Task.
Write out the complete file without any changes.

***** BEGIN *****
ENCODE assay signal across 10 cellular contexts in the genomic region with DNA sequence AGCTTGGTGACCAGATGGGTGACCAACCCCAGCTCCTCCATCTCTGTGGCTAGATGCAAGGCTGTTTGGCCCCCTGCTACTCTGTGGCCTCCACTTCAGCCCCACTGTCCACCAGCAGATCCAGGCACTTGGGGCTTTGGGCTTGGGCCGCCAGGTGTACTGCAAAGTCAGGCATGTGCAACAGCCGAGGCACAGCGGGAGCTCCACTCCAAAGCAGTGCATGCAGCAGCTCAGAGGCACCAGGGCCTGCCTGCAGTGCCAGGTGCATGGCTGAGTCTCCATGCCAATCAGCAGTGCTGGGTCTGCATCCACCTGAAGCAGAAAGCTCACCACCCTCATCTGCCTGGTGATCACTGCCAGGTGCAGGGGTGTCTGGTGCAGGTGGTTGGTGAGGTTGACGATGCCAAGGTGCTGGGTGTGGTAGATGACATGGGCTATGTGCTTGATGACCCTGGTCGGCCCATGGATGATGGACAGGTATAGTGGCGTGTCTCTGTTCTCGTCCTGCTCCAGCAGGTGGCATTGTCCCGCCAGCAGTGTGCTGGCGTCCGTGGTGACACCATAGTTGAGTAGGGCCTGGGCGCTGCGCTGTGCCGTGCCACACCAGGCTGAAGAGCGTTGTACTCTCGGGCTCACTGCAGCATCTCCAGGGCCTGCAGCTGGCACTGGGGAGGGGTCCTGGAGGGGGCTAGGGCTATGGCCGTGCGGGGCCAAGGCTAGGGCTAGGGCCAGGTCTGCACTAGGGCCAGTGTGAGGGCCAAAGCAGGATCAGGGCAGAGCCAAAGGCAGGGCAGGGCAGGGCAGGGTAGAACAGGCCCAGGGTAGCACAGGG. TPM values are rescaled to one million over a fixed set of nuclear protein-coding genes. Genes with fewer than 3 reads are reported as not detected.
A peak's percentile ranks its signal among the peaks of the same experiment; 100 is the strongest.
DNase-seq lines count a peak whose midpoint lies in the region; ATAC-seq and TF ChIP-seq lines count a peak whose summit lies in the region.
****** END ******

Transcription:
ENCODE assay signal across 10 cellular contexts in the genomic region with DNA sequence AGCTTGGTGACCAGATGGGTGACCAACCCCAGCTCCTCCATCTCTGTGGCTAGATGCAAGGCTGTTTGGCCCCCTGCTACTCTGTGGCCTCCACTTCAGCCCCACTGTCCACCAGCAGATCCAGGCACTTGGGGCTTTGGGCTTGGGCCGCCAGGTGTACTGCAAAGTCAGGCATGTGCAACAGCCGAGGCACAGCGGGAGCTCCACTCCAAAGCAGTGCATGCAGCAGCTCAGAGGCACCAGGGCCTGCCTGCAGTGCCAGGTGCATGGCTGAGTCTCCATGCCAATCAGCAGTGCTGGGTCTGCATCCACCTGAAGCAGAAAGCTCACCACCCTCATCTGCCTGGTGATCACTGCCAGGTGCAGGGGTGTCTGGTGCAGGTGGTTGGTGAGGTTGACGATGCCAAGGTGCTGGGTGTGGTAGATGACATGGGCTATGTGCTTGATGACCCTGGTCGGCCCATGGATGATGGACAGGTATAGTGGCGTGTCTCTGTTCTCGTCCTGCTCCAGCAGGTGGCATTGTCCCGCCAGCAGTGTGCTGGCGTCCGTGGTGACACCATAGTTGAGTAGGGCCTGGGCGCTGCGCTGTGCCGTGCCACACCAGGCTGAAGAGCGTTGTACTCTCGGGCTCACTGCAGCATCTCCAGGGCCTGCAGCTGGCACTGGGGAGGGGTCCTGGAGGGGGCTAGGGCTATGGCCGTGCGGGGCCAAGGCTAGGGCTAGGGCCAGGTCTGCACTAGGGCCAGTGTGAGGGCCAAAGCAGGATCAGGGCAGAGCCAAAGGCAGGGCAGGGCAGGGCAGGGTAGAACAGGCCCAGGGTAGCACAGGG. TPM values are rescaled to one million over a fixed set of nuclear protein-coding genes. Genes with fewer than 3 reads are reported as not detected.
A peak's percentile ranks its signal among the peaks of the same experiment; 100 is the strongest.
DNase-seq lines count a peak whose midpoint lies in the region; ATAC-seq and TF ChIP-seq lines count a peak whose summit lies in the region.